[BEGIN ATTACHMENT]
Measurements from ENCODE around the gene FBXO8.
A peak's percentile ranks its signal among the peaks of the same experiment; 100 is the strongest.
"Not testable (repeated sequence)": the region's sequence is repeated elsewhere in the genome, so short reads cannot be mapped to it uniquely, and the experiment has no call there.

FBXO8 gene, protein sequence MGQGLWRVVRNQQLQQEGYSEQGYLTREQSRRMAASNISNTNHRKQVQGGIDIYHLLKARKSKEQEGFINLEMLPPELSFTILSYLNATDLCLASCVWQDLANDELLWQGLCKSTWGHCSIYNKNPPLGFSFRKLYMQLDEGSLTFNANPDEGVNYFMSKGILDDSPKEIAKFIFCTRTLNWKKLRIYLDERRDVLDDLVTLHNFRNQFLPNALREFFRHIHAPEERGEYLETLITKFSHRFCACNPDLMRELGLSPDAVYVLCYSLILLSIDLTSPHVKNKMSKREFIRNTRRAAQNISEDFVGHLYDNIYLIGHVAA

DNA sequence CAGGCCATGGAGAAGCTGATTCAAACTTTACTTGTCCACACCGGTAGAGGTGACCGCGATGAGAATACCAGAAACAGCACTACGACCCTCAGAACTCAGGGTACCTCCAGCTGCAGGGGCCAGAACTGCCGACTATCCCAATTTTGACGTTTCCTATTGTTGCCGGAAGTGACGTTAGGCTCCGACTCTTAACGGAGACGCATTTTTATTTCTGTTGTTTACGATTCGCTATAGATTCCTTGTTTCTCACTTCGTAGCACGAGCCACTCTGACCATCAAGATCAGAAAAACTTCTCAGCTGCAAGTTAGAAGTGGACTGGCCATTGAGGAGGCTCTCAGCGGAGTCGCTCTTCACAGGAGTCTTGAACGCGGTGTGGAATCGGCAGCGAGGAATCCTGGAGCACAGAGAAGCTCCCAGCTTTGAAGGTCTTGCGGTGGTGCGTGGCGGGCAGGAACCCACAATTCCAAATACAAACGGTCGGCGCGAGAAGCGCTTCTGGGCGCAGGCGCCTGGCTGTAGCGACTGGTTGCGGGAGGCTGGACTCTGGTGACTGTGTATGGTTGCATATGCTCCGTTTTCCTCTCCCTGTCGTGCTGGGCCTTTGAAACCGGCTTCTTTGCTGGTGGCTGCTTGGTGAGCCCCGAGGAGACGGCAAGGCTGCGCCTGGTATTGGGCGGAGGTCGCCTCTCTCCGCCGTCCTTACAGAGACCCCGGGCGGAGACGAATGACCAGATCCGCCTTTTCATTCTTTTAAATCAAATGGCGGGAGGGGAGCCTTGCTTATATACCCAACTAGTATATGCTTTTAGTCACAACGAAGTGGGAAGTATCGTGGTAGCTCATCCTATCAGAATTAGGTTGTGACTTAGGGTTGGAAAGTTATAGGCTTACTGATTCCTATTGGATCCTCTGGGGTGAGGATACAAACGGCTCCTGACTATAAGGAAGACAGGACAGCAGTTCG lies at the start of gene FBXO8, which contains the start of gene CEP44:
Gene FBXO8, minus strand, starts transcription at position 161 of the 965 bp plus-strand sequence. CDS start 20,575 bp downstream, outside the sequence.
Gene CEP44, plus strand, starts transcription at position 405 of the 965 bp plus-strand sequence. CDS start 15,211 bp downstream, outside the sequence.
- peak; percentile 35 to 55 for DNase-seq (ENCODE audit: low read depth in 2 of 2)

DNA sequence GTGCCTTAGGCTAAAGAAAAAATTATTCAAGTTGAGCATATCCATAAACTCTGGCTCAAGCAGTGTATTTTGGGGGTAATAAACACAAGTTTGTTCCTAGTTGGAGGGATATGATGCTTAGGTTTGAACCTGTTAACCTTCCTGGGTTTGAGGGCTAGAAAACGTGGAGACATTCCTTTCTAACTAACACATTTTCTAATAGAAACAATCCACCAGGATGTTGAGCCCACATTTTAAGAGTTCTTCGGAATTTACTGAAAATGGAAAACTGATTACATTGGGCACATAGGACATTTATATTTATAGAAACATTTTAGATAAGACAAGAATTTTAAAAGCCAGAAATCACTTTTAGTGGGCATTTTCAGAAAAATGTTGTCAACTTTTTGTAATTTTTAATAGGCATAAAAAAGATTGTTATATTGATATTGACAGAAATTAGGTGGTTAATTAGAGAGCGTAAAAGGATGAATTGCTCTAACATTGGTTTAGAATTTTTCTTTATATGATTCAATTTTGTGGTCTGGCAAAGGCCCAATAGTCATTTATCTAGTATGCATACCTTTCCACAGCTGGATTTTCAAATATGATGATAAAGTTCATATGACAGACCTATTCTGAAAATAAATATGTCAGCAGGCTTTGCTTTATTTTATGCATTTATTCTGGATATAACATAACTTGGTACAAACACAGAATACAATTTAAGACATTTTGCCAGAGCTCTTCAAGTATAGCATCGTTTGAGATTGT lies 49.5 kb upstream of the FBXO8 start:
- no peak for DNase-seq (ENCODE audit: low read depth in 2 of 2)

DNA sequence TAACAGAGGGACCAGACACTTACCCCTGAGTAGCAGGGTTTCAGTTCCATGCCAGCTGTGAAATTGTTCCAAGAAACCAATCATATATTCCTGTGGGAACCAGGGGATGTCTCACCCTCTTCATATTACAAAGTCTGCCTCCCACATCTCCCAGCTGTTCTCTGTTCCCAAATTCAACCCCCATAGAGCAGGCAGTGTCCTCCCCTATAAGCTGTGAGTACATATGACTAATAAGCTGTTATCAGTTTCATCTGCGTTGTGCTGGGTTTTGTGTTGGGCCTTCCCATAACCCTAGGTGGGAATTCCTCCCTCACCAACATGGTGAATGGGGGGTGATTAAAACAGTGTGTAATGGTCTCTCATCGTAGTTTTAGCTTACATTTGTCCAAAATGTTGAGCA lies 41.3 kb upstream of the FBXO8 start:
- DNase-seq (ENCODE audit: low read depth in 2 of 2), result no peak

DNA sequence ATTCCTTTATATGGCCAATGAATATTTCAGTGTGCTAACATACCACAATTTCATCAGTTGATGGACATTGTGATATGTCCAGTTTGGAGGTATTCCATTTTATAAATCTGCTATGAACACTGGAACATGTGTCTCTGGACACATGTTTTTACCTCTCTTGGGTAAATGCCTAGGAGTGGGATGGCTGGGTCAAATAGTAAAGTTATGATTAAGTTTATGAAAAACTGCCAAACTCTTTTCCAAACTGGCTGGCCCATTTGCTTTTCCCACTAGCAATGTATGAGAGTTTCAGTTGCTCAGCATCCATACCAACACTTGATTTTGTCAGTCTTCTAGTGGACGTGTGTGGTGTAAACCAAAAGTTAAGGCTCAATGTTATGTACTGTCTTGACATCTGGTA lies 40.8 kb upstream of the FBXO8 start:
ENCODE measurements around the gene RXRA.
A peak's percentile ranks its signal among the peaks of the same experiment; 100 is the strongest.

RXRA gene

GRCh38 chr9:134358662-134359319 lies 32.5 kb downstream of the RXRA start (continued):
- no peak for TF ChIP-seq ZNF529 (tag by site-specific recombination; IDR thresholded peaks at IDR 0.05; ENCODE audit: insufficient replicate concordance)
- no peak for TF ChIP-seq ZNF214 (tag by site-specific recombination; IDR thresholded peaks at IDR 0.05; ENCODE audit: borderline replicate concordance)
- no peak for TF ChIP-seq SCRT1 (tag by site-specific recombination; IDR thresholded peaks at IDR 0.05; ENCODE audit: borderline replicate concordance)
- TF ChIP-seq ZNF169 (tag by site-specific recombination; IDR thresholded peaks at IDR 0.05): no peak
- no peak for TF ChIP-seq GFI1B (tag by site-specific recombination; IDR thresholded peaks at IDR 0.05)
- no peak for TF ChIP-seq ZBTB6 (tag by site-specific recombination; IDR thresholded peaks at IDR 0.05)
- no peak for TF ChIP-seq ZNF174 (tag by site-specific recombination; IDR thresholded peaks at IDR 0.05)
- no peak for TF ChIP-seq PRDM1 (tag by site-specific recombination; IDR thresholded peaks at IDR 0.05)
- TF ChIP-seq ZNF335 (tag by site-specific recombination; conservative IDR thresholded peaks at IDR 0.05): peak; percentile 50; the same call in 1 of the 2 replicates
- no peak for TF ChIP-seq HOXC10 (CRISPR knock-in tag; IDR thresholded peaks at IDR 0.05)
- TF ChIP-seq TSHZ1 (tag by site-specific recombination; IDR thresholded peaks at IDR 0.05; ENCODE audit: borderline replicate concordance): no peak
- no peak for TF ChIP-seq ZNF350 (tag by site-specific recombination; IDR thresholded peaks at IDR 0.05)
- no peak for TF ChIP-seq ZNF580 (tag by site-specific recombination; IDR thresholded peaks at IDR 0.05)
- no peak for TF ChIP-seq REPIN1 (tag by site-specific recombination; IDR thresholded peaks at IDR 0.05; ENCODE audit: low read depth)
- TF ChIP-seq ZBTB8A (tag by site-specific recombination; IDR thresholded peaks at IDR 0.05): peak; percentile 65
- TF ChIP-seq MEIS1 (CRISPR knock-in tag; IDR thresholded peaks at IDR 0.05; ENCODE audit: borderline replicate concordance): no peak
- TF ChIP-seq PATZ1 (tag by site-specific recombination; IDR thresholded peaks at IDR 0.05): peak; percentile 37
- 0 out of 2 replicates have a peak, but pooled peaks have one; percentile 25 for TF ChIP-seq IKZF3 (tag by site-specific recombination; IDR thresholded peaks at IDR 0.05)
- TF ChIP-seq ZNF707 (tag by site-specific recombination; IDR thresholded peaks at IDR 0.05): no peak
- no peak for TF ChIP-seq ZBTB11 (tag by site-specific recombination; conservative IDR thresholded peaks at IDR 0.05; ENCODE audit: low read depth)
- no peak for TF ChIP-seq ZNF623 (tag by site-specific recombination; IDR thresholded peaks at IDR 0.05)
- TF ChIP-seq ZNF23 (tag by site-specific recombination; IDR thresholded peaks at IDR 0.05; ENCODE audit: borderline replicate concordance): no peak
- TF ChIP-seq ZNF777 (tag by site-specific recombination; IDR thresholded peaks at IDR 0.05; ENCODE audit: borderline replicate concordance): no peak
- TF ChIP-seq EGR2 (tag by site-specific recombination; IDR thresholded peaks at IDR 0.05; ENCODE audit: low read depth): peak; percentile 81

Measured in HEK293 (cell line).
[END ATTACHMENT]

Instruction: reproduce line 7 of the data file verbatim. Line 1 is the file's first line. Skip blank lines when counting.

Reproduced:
Gene CEP44, plus strand, starts transcription at position 405 of the 965 bp plus-strand sequence. CDS start 15,211 bp downstream, outside the sequence.